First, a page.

Two-sport athlete turns into reliable kicker for GVSU

GVL / Emily Frye
Junior PK Joel Schipper on Oct. 24th.

GVL / Emily Frye Junior PK Joel Schipper on Oct. 24th.

Adam Knorr

Every time Joel Schipper steps onto the football field, he’s on an island.

Thousands of eyes train on No. 19. Two strides and a pendulum swing later, the ball is in the air. It splits the uprights. Schipper takes helmet-slaps and congratulations from his teammates. He returns them.

Seconds later, Schipper is back on the island, lining up for a kickoff. It’s new to him this year, but it doesn’t matter. The Grand Valley State kicker is nearly as reliable as they come.

Schipper, a junior, has drilled 10-of-11 field goals this season, with a long of 46, and converted 40-of-41 extra points. The Grand Rapids Christian graduate took the standard soccer-to-football route that hundreds of high school kickers take every year, only his route brought him to college ball.

Schipper joined the football ranks as a sophomore in high school. The first time out, it was apparent that Schipper had potential at the next level.

“My high school coach came out the first day I ever kicked a ball and said, ‘I’m going to tell you right now there’s a lot more opportunities to kick in college than there are to play soccer.’ I was kind of at that point where I had to pick what I was doing and after my first kick I knew this was something I wanted to do,” Schipper said.

Division I looks from Michigan State, Wisconsin, Western Michigan and other schools fell through. At that point, Schipper felt his best choice was to go somewhere he could play both football and baseball. As it does to many two-sport athletes, GVSU called.

Upon joining the team, Schipper found himself on another island, this one with a low population. He started for the Lakers as a true freshman, something only a handful of players get to do at the prestigious Division II program.

“There have not been a lot of true freshmen that play at Grand Valley,” said GVSU head coach Matt Mitchell. “My 12 years here, I think the last guy prior to him and (Nick) Dodson was like (current Dallas Cowboy) Brandon Carr. We had a big need for a kicker, we had a kid locally that wanted to do both sports, which was unique, and he had a lot of Division I interested for kicking and we were fortunate enough to get him. He’s extremely talented, and I think the difference between two years ago and this year is just confidence.”

While the Lakers have a had a few true freshmen play in recent years, the list remains exclusive. In his first year, however, Schipper had few issues adjusting or orienting himself to the big stage. As a freshman, he knocked down 13-of-16 field goals and led the team in points. In an Oct. 17 matchup against Michigan Tech this season, Schipper nailed a 34-yard field goal to move into ninth place on the GVSU all-time scoring list.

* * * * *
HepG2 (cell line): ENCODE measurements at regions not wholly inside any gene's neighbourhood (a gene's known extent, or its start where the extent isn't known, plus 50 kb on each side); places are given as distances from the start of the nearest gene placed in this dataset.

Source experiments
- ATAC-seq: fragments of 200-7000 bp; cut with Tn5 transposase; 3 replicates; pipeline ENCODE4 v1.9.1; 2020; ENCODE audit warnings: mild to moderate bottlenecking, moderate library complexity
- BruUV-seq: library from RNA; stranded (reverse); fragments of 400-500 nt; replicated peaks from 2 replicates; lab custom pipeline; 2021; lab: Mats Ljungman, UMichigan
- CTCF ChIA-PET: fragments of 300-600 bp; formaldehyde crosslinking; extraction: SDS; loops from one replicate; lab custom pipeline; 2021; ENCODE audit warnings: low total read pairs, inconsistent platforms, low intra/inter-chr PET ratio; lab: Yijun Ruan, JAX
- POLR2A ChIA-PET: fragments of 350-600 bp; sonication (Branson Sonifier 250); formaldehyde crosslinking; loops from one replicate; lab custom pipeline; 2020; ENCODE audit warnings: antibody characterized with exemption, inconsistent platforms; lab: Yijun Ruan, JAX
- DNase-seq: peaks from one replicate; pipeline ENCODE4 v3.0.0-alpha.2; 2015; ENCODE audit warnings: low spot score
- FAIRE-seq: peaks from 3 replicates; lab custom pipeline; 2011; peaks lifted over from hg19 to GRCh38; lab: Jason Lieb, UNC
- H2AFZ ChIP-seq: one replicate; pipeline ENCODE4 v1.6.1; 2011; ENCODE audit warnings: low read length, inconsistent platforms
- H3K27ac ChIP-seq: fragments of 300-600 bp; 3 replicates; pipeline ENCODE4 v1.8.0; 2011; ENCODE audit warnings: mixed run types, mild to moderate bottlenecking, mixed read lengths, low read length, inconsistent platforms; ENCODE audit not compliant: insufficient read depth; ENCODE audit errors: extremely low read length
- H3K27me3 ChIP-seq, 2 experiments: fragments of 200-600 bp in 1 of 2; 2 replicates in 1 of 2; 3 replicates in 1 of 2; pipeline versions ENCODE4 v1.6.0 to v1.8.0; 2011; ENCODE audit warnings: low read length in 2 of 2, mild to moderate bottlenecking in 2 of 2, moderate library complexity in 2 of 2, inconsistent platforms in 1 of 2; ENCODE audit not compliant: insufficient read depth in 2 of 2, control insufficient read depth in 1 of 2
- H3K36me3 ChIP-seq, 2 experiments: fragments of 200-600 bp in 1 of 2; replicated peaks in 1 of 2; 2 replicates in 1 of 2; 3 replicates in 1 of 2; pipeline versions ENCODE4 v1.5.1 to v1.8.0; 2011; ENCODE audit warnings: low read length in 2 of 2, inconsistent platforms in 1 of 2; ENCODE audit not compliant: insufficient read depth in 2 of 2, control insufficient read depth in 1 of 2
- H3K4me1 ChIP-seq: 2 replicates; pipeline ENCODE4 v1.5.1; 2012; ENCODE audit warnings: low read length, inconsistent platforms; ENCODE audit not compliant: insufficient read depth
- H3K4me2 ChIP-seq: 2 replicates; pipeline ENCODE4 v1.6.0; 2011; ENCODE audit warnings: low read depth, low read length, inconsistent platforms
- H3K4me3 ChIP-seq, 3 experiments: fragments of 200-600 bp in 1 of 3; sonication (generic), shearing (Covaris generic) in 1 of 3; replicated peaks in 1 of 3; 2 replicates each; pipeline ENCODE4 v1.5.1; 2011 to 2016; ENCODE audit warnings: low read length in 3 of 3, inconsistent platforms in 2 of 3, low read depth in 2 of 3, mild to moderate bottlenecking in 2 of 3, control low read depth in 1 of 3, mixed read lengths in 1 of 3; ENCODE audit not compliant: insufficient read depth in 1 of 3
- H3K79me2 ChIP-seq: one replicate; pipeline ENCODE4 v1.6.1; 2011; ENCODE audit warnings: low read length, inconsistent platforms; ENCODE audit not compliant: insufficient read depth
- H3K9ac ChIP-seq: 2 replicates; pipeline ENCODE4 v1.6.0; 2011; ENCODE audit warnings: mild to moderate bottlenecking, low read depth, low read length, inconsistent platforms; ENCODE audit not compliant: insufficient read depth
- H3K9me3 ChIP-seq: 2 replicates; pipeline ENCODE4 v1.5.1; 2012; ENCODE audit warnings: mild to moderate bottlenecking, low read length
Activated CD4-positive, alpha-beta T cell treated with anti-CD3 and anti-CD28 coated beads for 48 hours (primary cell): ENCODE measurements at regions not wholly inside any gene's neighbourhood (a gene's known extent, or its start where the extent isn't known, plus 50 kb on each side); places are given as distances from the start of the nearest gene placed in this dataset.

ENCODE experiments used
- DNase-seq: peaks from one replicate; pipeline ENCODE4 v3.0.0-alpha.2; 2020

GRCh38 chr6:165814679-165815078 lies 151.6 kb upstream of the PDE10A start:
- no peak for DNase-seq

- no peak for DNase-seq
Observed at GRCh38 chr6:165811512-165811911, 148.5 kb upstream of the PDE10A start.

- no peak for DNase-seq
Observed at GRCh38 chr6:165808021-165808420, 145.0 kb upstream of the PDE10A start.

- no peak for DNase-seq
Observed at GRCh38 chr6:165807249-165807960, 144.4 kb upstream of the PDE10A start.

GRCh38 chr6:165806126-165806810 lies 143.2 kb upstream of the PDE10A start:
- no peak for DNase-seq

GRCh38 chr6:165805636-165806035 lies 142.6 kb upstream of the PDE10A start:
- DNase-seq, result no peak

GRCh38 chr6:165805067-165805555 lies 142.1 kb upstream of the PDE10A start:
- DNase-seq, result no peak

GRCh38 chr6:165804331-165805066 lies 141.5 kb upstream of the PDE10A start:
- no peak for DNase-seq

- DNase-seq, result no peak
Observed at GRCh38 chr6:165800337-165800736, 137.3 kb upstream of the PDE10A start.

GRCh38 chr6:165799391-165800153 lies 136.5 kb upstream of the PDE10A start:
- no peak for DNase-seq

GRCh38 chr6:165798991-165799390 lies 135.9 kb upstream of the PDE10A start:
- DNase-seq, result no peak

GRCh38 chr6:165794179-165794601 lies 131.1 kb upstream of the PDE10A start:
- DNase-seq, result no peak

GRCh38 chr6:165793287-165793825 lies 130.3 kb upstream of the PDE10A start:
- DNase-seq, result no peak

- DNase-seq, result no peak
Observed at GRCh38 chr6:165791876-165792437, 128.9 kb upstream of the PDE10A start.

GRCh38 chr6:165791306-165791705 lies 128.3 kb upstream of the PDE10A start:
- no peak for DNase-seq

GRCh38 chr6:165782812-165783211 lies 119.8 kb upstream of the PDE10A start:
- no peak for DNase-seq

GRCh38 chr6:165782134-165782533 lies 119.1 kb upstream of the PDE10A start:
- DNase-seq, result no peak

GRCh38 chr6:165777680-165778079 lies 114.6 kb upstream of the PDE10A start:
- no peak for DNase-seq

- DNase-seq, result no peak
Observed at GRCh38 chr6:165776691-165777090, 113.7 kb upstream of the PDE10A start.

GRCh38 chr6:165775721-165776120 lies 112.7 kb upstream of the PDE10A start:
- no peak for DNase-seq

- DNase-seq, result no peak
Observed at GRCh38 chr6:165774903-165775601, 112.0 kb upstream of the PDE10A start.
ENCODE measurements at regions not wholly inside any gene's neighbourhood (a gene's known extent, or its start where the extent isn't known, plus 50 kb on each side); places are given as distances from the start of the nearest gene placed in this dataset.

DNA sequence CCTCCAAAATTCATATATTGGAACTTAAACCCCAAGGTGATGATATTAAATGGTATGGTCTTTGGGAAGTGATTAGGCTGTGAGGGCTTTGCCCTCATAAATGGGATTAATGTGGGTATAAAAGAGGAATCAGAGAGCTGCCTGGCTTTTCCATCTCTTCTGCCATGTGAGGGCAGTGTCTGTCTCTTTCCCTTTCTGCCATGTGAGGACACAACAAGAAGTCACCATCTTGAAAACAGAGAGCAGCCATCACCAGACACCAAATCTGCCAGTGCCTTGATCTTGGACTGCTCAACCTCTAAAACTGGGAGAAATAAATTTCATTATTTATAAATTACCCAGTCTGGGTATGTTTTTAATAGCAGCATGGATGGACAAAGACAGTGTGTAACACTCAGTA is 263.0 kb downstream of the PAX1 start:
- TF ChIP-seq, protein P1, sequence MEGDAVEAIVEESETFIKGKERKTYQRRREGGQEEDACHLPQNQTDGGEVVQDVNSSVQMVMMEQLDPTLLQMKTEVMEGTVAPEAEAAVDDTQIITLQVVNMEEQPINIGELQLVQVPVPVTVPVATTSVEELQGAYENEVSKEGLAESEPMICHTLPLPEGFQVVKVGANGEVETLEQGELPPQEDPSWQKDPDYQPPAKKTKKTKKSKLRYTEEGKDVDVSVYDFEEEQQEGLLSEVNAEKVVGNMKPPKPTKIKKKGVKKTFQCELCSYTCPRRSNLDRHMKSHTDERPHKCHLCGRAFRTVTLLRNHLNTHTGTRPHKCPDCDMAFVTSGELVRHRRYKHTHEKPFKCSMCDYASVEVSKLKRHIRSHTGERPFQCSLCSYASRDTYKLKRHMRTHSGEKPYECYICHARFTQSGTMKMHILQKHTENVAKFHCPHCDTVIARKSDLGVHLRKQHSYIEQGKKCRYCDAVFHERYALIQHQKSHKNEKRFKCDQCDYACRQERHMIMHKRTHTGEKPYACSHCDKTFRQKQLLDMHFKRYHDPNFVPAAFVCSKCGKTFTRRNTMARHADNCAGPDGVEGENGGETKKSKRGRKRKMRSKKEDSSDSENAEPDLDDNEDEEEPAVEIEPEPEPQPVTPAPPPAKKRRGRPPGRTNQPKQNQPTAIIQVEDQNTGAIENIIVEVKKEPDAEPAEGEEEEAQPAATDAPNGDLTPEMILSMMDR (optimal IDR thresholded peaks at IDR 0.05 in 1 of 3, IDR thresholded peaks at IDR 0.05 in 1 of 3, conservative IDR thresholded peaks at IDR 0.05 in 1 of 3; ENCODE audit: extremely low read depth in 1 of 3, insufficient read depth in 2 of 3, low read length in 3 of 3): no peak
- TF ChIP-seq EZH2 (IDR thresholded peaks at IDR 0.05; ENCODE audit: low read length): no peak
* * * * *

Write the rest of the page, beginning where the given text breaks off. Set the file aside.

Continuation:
“It’s pretty weird, you never really think about it,” Schipper said. “We got Jamie Potts, Matt Williams, they’ve played great these first eight games, scored a lot of touchdowns. I just go out there one kick at a time.”

While Schipper is in his third season of placekicking duties for GVSU, he was given an extra job this year after the departure of kickoff man Marco Iaderosa last season. The Lakers needed someone to fill that role, and it fell on Schipper to make it happen.

Through workouts, Schipper has strengthened his leg and turned into a reliable kickoff-taker for GVSU. Last week against Findlay, however, Schipper booted a kickoff out of bounds. Practice, for kicking units, usually doesn’t involve as much running or labor as it does for the rest of the team.

Except when Schipper’s kick sails wide of the sidelines.

“Usually we just kind of fake ab (workouts) on the sideline,” he said. “But this week it’s a little different because I caused a penalty by kicking the ball out of bounds so I’m going to have to run gassers with the team.”

Schipper’s GVSU-long is 46 yards, but he drilled a 49-yarder in high school, which stands as his career long. On the baseball field, Schipper plays both infield and outfield for the Lakers, and had played in 50 games so far in his two-season career.

Sometimes, when he’s on the diamond, Schipper is on an island. He strides to the plate, digs into the batter’s box, and again, all eyes are on him.

But it doesn’t matter. Schipper strides, plants and swings. The ball sails into the air, just where it’s supposed to be.